I’ve written before on my theology of beer. But, with a recent post on a blog I frequent, in discussing varying views on alcohol, one commenter said his pastor preached a sermon where he offered these 3 positions (backing it with the listed passages of Scripture below):
- Prohibitionist – all drinking is a sin and alcohol is evil (Eph 5:18; Prov 20:1; Prov 23:29-35).
- Moderationist – drinking is not a sin and Christian conscience must guide each person (Psalm 104:14-15; John 2:1-11; 1 Tim 5:23; Matt 11:19)
- Absentionist – drinking is not sinful but choosing to avoid it is the wisest choice (1 Thess 5:22; Matt 5:13-16; 1 Cor 3:16-17)
While the prohibitionist view espoused above wrongly uses the verses referred to in coming to such a conclusion, I actually believe all 3 views miss something in the bigger picture.
Thus, I would espouse a 4th view, mainly that of celebration.
I love this passage, one people never really know exists:
And if the way is too long for you, so that you are not able to carry the tithe, when the LORD your God blesses you, because the place is too far from you, which the LORD your God chooses, to set his name there, then you shall turn it into money and bind up the money in your hand and go to the place that the LORD your God chooses and spend the money for whatever you desire—oxen or sheep or wine or strong drink, whatever your appetite craves. And you shall eat there before the LORD your God and rejoice, you and your household. (Deut 14:24-26)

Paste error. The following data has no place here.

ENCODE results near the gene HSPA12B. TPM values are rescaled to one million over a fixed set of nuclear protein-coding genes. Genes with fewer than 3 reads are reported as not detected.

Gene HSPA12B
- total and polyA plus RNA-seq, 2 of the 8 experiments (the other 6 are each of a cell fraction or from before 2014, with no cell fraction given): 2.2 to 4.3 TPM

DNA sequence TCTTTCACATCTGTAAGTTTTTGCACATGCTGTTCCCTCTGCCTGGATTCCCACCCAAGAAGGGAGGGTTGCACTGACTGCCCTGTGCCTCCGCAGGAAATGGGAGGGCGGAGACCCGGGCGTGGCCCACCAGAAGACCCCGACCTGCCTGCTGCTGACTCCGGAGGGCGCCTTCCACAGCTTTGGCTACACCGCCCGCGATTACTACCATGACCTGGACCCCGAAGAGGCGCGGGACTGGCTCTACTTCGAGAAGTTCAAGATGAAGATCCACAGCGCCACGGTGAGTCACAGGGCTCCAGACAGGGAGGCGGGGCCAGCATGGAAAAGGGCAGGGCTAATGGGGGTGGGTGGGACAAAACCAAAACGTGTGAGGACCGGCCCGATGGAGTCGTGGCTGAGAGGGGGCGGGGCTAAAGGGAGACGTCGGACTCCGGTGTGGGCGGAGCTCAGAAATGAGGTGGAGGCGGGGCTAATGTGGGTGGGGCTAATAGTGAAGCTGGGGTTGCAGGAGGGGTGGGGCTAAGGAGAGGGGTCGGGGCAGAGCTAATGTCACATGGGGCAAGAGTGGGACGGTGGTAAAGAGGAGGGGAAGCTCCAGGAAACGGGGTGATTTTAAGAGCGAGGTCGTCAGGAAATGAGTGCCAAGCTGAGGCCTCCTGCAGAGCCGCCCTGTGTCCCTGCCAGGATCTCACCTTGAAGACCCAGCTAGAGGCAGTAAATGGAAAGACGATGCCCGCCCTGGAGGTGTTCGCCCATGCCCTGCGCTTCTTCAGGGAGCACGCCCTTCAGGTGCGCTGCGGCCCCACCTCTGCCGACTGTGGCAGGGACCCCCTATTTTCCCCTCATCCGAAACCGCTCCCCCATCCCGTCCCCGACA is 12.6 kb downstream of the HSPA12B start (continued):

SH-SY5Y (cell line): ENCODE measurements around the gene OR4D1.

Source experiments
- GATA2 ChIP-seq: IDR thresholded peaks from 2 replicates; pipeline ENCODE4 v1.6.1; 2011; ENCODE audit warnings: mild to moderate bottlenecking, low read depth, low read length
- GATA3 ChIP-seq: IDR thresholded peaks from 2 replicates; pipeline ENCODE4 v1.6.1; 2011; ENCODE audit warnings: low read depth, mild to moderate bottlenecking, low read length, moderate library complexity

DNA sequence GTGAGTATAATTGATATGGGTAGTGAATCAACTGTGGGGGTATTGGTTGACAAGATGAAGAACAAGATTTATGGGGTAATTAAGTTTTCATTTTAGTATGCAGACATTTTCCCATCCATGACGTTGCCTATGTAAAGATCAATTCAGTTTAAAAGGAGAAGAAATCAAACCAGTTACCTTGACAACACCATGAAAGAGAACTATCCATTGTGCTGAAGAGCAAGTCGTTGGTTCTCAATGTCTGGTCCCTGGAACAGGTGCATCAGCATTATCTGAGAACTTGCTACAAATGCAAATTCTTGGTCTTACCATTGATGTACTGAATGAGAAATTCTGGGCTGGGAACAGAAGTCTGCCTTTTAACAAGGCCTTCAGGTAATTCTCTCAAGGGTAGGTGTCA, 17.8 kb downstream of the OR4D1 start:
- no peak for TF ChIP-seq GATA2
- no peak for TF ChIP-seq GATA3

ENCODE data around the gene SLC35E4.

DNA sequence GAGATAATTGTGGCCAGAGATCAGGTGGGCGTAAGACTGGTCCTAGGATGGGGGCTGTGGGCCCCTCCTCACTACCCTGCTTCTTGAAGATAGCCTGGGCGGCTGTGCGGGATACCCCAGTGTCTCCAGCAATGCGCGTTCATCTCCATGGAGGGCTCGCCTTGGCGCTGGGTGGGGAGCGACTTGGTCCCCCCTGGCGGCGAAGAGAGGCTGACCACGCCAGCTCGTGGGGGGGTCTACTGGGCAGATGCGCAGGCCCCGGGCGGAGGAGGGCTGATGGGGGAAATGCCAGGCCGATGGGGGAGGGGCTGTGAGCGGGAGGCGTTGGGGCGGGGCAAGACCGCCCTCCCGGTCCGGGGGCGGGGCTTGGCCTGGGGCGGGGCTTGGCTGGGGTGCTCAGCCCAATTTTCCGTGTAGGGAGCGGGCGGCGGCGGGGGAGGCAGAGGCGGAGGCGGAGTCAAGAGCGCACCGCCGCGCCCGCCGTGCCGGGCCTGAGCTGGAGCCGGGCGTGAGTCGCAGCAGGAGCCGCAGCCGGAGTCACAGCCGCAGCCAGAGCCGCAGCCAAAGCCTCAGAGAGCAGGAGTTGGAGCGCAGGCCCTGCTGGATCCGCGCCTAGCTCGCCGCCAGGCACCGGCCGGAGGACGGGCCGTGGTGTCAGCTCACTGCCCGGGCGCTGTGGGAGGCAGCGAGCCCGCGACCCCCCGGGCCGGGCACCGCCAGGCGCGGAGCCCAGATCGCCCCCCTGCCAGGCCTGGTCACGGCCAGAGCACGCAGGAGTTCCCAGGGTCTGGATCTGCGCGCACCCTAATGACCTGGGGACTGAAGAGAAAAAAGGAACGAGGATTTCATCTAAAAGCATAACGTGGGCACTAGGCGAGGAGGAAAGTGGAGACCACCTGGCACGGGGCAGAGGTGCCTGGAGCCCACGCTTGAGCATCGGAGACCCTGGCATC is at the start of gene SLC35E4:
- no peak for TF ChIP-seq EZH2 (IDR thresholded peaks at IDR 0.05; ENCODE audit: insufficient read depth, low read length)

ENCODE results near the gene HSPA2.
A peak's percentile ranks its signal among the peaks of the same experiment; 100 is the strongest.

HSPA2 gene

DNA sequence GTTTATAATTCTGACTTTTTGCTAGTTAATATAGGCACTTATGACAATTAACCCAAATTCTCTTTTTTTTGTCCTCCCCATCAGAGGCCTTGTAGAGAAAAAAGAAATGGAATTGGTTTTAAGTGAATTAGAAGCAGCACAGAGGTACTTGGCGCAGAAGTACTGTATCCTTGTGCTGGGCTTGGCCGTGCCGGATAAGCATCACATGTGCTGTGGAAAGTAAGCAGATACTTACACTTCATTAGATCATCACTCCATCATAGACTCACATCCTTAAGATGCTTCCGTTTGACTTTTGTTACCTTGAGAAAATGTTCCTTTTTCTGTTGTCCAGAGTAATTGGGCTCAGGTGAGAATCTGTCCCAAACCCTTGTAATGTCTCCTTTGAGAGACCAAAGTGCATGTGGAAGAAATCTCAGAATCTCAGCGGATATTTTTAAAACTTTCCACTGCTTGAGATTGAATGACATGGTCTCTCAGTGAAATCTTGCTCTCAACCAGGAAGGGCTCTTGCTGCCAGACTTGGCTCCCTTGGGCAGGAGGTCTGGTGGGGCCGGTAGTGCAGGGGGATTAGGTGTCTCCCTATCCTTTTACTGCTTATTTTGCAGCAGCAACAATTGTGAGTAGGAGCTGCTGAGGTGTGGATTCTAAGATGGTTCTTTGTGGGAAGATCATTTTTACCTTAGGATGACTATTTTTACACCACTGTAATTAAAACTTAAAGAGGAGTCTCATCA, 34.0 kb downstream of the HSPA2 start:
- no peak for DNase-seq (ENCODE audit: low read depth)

Though some like to quote portions of the old covenant law as a moralistic code for today, I’m not sure this passage will be so freely quoted. Anyways…
And, though one might want to argue that wine is grape juice (which we all recognise as silly conjecture), one cannot get around what strong drink refers to in this passage. Even more, the beautiful thing is that this is all in the midst of a big celebration with the bringing in of the tithes! It was a celebration of eating and drinking, even drinking fermented wine and strong drink.
Not only that, but consider the wedding at Cana. These people had already had a good amount of wine and Jesus still busts out another 150 gallons (550 litres) or so of wine (maybe a pointer to the celebration at the marriage supper of the Lamb).
It’s all about CELEBRATION, which I suppose we (me included) are not so good at. Quiet times tend to underline our Christian status today. But celebration was a major factor in Hebrew-Jewish life.
Sometimes, or maybe most times, we are more boring than the God we confess as our Lord. I am by no means some rebellious punk saying nothing matters on this issue and we should do as we please without thoughtful reflection, being overly filled with alcohol consumption. That is NOT my point!
But, at times, when the word moderation is suggested, and biblically argued for, I think it can come forth from a desire to actually bridle what God desires. We tend to embrace something only just enough. But God desires celebration to be part of our lives. And what better way than with fermented drink.
Feel free to celebrate! And feel free to celebrate with fermented drink! It is important to the heart of God.